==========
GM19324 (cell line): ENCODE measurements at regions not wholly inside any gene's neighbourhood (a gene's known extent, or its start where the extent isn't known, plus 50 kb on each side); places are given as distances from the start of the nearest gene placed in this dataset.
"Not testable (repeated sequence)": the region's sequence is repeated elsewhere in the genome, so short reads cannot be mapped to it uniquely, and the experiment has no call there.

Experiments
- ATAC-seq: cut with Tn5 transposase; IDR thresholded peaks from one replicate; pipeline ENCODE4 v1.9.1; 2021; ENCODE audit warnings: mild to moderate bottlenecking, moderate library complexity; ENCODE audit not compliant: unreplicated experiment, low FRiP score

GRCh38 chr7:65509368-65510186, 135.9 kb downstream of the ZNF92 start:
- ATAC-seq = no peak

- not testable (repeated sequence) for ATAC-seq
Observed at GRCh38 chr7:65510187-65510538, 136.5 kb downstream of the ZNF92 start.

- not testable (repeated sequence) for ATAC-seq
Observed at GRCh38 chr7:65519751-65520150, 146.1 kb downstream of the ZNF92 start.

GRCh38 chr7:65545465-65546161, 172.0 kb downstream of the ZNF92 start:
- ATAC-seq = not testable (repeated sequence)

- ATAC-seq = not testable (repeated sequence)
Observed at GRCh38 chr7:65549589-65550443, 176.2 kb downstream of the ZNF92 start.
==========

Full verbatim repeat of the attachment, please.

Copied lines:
GM19324 (cell line): ENCODE measurements at regions not wholly inside any gene's neighbourhood (a gene's known extent, or its start where the extent isn't known, plus 50 kb on each side); places are given as distances from the start of the nearest gene placed in this dataset.
"Not testable (repeated sequence)": the region's sequence is repeated elsewhere in the genome, so short reads cannot be mapped to it uniquely, and the experiment has no call there.

Experiments
- ATAC-seq: cut with Tn5 transposase; IDR thresholded peaks from one replicate; pipeline ENCODE4 v1.9.1; 2021; ENCODE audit warnings: mild to moderate bottlenecking, moderate library complexity; ENCODE audit not compliant: unreplicated experiment, low FRiP score

GRCh38 chr7:65509368-65510186, 135.9 kb downstream of the ZNF92 start:
- ATAC-seq = no peak

- not testable (repeated sequence) for ATAC-seq
Observed at GRCh38 chr7:65510187-65510538, 136.5 kb downstream of the ZNF92 start.

- not testable (repeated sequence) for ATAC-seq
Observed at GRCh38 chr7:65519751-65520150, 146.1 kb downstream of the ZNF92 start.

GRCh38 chr7:65545465-65546161, 172.0 kb downstream of the ZNF92 start:
- ATAC-seq = not testable (repeated sequence)

- ATAC-seq = not testable (repeated sequence)
Observed at GRCh38 chr7:65549589-65550443, 176.2 kb downstream of the ZNF92 start.